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Death and Debt: can I inherit money owed?

An unfortunate reality in today's Canadian society is the prevalence of debt. We want to own houses, cars, and justify credit card expenditures in the name of a quality lifestyle. Debt accumulates slowly but easily and we intend to one day pay it back, but what happens to that debt if we die unexpectedly?

If a person dies owing money, assets from their estate such as properties, vehicles, or other valuables have to be sold to pay off those debts before descendants can inherit. This at least means that the survivors don't have to pay the debts with their own money, and can't be held liable for poor financial decisions made by relatives. Of course, there is still a problem, as people would want to leave an entire estate to their heirs instead of one drastically diminished to pay off debts. In an expensive city like Vancouver, many people rely on their inheritance to fund retirement or to buy a house, and if debt takes a large chunk out of those funds it can put heirs in a very difficult financial situation.

A further concern is with what happens if the debt is not adequately covered by the value of the estate. It seems logical that if one could inherit money, one could also inherit debt. However, this is not the case in Canada, and creditors cannot ask for more money than is in the estate, meaning they generally have to write off what the estate cannot pay back. While one might inherit nothing, there is at least the comfort of not inheriting debt.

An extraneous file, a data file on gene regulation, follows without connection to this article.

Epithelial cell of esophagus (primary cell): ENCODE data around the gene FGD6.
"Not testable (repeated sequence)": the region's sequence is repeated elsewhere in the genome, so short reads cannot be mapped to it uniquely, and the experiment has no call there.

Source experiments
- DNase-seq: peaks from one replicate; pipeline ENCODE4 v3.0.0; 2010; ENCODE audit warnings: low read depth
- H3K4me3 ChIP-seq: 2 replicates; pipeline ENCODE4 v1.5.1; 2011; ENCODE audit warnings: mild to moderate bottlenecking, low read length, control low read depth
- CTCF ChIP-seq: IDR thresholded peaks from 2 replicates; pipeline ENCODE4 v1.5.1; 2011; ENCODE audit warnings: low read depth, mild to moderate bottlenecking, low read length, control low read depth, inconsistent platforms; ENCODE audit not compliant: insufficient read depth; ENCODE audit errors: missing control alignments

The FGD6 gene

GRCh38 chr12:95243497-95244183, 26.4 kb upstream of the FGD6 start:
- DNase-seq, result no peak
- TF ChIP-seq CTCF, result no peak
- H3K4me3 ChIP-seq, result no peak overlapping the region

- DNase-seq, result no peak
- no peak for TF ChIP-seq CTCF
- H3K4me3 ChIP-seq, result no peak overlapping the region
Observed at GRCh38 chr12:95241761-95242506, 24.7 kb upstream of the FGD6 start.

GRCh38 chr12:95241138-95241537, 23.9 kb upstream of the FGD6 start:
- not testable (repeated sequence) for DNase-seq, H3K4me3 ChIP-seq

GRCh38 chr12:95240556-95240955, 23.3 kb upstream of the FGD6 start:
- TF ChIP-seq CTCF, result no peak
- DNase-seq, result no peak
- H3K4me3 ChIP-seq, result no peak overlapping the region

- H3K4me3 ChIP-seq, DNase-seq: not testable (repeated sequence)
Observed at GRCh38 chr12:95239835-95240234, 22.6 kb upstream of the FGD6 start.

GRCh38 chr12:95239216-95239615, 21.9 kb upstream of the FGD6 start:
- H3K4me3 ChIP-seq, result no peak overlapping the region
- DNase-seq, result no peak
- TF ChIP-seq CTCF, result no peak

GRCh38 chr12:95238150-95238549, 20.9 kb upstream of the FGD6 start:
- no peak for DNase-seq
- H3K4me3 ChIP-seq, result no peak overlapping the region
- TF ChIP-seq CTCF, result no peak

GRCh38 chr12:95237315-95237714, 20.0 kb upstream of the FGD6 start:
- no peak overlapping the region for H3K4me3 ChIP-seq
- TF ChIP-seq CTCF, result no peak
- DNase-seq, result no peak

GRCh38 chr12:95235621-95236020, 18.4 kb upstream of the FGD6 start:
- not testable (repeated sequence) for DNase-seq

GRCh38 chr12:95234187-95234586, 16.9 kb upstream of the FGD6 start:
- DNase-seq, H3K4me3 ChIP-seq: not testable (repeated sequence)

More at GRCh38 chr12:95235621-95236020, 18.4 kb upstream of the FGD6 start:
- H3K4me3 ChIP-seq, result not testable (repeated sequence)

While it is not possible to inherit debt that was the responsibility of the deceased, there is another way to be liable; co-signing an agreement with someone. It is not uncommon for people to co-sign loans and mortgages for family members, apartment leases with friends, or credit cards for children. Imagine a situation where you co-sign a credit card agreement for a family member who turns out to have questionable spending habits. Should they die suddenly, then you would be accountable for their debt.

Unless you have signed an agreement actively taking on shared responsibility for a loan, then you cannot inherit debt. While this is reassuring, it is still a smart idea to plan out wills and finances ahead of when they might be needed.

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